Detroit automakers to require vaccination for employees in Canada
Detroit's three automakers said Thursday they will require Canadian employees to be fully vaccinated against COVID-19.
The mandates do not affect U.S. operations. General Motors Co.'s requirement includes visitors to its facilities in Canada starting Dec. 12. Stellantis NV's requirement affects employees, contractors, service provider workers and visitors to its Canadian sites. That goes into effect Dec. 17.
Ford Motor Co. also will require salaried and hourly workers in Canada to get the vaccine, spokeswoman Laura More said in a statement, noting that "vaccination plays a critical role in combating the virus." An effective date was not immediately available.
Exemptions and accommodations will be rare and will be evaluated on an individual basis, GM said in a news release. Proof of vaccination will be submitted through a confidential reporting tool.
"We are joining many other companies, from multiple sectors, supporting public-health initiatives to increase vaccination rates and further reduce the impact of COVID-19 across Canada," GM said in the news release. "Vaccination has been shown to be effective in reducing the transmission of the virus as well as reducing the health impacts if a vaccinated person does contract the virus."
Stellantis employees may seek medical or religious exemptions on a case-by-case basis. Proof of vaccination will be required to enter its sites in accordance to recommendations from the Ministry of Health. The action is "in the best interest of employee health and safety," according to a news release.
"Since vaccines have become available, Stellantis has continued to strongly advocate for our employees to get vaccinated as the best way to protect against the transmission and reduce the severity of the illnesses associated with COVID-19," the company added.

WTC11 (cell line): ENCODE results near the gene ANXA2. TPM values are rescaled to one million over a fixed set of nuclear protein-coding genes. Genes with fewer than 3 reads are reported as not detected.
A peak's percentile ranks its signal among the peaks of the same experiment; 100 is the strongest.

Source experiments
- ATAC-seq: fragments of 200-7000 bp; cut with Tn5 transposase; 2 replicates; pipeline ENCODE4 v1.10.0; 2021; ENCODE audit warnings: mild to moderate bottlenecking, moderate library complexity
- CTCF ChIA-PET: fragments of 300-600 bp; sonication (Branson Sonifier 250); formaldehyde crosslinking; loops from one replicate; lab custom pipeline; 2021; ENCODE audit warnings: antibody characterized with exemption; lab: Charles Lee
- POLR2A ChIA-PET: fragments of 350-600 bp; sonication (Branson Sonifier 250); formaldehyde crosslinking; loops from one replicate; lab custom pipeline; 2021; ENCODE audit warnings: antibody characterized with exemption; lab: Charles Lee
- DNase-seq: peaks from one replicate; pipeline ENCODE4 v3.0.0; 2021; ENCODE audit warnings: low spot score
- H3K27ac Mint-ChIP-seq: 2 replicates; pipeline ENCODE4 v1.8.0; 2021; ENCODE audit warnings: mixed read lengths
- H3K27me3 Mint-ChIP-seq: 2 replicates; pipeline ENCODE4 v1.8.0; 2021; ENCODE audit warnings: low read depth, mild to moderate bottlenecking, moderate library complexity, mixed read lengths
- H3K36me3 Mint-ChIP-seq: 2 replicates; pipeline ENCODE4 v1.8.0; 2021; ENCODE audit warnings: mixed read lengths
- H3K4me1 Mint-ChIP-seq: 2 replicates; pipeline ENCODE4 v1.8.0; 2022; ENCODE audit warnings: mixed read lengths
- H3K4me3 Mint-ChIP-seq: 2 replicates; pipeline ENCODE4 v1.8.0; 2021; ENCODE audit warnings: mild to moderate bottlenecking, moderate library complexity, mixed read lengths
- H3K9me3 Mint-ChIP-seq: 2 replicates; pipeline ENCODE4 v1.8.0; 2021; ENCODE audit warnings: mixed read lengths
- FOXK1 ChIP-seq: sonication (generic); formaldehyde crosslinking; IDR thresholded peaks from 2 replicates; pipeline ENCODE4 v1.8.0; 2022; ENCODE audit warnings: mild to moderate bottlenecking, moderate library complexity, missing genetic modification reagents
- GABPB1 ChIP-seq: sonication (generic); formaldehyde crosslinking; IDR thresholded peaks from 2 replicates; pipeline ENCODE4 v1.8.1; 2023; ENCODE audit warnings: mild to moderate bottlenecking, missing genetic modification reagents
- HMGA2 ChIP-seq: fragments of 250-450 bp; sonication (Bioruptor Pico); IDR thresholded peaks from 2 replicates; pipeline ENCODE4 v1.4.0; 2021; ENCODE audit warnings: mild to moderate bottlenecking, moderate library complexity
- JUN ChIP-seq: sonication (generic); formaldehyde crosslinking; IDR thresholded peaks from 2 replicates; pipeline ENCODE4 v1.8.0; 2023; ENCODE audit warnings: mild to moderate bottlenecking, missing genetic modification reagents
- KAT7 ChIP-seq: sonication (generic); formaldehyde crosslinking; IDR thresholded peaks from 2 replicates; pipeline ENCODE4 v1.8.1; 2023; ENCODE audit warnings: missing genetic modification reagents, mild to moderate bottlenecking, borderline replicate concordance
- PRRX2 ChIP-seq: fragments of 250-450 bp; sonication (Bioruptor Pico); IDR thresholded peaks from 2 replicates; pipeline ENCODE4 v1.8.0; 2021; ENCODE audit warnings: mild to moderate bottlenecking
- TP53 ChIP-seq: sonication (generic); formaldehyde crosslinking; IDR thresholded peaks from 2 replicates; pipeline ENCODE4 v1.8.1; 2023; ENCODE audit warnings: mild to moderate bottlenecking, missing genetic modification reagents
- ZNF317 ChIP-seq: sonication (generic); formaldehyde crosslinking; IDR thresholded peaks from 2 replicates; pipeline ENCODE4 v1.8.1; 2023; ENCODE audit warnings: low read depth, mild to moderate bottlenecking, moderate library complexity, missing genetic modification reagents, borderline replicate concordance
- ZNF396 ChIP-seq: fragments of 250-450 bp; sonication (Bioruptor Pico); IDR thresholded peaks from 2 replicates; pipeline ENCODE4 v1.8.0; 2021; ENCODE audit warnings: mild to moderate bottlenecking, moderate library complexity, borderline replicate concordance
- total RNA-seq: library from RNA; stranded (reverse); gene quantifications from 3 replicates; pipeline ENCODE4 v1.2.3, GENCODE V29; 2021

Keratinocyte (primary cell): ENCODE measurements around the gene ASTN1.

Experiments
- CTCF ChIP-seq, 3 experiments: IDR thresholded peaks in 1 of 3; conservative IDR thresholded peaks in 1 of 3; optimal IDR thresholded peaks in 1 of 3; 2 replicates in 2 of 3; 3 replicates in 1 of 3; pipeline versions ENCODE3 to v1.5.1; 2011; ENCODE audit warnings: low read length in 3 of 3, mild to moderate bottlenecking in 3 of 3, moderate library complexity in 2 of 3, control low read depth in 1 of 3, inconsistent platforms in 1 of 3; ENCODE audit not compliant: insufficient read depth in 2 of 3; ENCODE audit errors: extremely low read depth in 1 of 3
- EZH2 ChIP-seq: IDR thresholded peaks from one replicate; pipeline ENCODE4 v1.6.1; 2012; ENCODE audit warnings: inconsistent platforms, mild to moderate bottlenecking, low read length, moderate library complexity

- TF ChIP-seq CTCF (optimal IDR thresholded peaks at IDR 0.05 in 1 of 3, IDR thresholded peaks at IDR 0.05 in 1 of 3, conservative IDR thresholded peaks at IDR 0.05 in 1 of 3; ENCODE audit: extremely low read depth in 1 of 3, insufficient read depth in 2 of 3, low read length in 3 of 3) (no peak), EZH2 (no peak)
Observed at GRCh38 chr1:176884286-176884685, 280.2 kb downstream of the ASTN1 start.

Employees who don't comply could face "severe" consequences, including but not limited to termination of employment, spokeswoman LouAnn Gosselin said in an email.
Canadian autoworkers union Unifor is requiring its 425 employees to be vaccinated by Nov. 4. Unifor President Jerry Dias told The Detroit News the union was made aware of the automakers' unilateral decisions.
"They didn't ask for our input," he said. "We’re not sitting down with employers to create a joint strategy. The bottom line is it is up to individual employers to make their decisions, and we will react accordingly."
In this case, Dias said Unifor will be upfront with its members: "Our lawyers said to us, 'If employers implement a mandatory vaccination policy, it’s expected that if people are terminated, and it goes to arbitration, the company’s position will be upheld. You'd better be careful what you say. You don’t want to create this false impression everything will be fine.'"
Unifor's policy is in contrast to the United Auto Workers union, which has advocated that the shot and the disclosure of vaccination status remain voluntary for its members, though it has encouraged members to get vaccinated. The Detroit-based union also is a part of joint task forces with the automakers to discuss health and safety protocols.
The automakers have not implemented vaccine mandates in the United States. GM and Ford have requested that U.S. salaried employees disclose their status. A question regarding vaccination status is included in Stellantis' questionnaire for people entering its sites.
President Joe Biden last month ordered the U.S. Labor Department's Occupational Safety and Health Administration to write up an emergency rule that is estimated to require about 100 million federal employees, health-care workers and private-sector employees at companies employing more than 100 people to get the vaccine. The private-sector employees also would have the option to get tested weekly. OSHA on Tuesday sent the initial text of the rules to the White House for approval.
Meanwhile, the U.S. is expected to lift travel restrictions for vaccinated, nonessential travelers from Canada and Mexico starting next month. Canada lifted its travel ban on vaccinated Americans in August.
Staff Writers Jordyn Grzelewski and Kalea Hall contributed.